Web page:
I wanted to drop a line before we head out to sea. I’ve been thinking about last night, and a number of things have come to mind. First, I’m really glad Dr. Ehrman said many of the things he did. Most of us have known he was heading this direction, but the frankness of the debate, and his obvious displeasure at being challenged, led him to make things very, very clear. His statement that he has “moved away” from even talking about the “original” text is tremendously telling, and the fact that much of what is called New Testament textual studies today is no longer, really, relevant to the concerns of believing Christians needs to be made very, very clear.
I was especially interested in his tremendous fear to even talk about the Qur’an and Islam. I thought Dr. Ehrman is a professor of religious studies? The chair of that department, in fact? Yet he professed utter ignorance of Islam last night, once even accusing me of trying to “liken” him to a Muslim! He simply refused to comment on the Qur’an whatsoever, not even theoretically answering the question that if the Qur’an has textual variants, would this not mean that the Qur’an is misquoting Muhammad? His unwillingness to apply his own hyper-skepticism to anything other than Christianity betrays his deep bias and prejudice. He knew that to be consistent he would have to say the Qur’an misquotes Muhammad, but Dr. Ehrman is a good post-modernist liberal, and quite politically correct. He avoided that like the plague, though, obviously, he would have to say that very thing, if he was consistent.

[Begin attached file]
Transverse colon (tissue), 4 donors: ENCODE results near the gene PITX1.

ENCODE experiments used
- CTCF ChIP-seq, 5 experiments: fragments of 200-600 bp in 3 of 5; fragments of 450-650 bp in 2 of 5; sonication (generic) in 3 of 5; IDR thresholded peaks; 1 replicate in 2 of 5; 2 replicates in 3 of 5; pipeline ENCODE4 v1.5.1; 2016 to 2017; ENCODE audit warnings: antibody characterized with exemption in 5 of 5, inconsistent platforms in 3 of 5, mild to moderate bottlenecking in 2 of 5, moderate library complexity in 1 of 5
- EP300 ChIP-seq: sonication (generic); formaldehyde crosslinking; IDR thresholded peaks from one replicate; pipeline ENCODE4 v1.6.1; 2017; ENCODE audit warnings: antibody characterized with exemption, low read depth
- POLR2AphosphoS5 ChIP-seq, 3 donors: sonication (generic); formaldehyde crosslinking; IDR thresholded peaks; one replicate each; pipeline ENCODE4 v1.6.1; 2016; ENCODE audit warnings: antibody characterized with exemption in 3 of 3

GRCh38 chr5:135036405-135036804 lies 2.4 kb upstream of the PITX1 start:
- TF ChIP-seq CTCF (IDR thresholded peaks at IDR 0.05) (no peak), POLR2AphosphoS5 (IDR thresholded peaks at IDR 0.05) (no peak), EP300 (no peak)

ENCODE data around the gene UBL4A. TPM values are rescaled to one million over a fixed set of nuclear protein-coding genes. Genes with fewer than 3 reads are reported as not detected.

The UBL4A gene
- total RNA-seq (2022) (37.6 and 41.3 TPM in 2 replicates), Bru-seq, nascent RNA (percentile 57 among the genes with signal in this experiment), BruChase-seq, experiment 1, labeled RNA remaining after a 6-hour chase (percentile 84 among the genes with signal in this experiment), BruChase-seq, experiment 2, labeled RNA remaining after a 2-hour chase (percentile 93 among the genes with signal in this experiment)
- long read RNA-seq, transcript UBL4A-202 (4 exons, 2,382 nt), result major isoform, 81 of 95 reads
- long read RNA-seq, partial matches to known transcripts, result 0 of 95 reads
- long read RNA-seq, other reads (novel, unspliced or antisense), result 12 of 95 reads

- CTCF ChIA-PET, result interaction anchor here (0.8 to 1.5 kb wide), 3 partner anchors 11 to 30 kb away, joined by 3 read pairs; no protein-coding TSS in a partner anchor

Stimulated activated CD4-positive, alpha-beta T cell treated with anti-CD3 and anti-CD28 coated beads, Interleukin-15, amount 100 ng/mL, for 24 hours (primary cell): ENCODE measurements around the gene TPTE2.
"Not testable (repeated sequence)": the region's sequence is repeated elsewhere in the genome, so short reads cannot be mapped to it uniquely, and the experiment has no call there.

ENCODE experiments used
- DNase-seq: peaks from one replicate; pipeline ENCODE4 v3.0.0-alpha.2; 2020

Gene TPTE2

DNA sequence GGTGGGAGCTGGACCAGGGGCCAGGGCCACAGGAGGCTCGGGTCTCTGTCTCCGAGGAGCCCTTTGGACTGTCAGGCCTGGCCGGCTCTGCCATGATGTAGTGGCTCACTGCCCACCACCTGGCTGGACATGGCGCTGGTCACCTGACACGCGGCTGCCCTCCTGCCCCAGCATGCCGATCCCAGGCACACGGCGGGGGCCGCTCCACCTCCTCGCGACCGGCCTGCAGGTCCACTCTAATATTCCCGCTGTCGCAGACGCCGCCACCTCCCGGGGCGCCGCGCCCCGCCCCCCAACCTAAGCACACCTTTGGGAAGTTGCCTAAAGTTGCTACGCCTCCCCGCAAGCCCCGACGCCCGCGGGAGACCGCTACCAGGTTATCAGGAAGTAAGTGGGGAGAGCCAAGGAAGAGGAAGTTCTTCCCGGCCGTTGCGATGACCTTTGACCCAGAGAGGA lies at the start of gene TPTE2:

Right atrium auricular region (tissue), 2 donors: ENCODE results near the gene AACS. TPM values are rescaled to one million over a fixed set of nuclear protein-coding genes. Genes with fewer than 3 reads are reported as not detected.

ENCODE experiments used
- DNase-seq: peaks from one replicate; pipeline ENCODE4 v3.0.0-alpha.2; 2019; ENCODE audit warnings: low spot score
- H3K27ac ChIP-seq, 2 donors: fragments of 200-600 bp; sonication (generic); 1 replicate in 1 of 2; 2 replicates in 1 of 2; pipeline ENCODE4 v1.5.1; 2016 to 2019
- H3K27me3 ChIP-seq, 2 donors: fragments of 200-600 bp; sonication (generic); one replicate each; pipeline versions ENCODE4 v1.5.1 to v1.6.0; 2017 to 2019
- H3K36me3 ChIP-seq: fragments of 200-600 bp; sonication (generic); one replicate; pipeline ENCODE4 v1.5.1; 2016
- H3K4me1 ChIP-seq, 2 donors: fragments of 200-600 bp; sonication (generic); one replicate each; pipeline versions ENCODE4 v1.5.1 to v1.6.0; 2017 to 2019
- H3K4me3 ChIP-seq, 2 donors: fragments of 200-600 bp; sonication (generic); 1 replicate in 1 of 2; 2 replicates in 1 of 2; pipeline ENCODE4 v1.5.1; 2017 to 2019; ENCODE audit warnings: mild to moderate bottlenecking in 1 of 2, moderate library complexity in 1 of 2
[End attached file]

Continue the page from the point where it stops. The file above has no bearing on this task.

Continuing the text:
I will attempt to have sound clips (pulled from my little video camera) to play on the DL tomorrow.
One other item. Ehrman asked me to cite all 12 papyri manuscripts that can be dated to within 100 years of the writing of the New Testament. I knew where my list was in a print book, but forgot totally that I had the same book in my Libronix library! I could have pulled the list in 20 seconds had I remembered that. I have been kicking myself for that all morning once I realized how quickly I could have accessed the information. But, here’s the data (I will be expanding this discussion a good bit in the future). The following manuscripts have been dated to the second century by credible papyrologists and paleographers: P4/P64/P67 (all one manuscript), P32 (which I mentioned), P46, P52, P66, P75, P77, P87, P90, P98, P104, P108, P109.